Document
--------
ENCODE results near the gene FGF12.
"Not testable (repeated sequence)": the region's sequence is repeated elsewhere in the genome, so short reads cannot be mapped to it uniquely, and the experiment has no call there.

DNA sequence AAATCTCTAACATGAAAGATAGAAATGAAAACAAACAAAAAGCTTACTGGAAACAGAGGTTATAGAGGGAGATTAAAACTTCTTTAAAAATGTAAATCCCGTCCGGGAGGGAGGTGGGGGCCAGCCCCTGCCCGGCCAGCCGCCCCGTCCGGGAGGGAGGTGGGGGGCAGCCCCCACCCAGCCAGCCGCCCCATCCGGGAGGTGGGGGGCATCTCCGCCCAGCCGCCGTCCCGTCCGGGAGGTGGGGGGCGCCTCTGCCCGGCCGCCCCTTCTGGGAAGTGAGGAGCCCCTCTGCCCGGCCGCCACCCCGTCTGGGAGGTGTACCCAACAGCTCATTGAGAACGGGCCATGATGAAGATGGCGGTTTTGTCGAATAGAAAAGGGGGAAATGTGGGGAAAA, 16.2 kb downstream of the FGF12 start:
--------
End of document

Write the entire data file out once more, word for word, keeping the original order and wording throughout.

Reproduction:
ENCODE results near the gene FGF12.
"Not testable (repeated sequence)": the region's sequence is repeated elsewhere in the genome, so short reads cannot be mapped to it uniquely, and the experiment has no call there.

DNA sequence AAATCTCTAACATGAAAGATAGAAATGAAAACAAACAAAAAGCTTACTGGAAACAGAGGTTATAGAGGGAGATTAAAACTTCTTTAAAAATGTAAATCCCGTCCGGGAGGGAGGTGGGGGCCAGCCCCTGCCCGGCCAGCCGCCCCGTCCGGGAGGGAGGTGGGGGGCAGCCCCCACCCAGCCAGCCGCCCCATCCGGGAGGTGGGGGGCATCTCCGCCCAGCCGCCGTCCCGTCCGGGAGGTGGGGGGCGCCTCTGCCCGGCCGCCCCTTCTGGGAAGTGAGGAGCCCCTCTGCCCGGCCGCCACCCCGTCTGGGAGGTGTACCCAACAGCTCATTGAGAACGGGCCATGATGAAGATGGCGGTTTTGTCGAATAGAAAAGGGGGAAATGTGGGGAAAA, 16.2 kb downstream of the FGF12 start: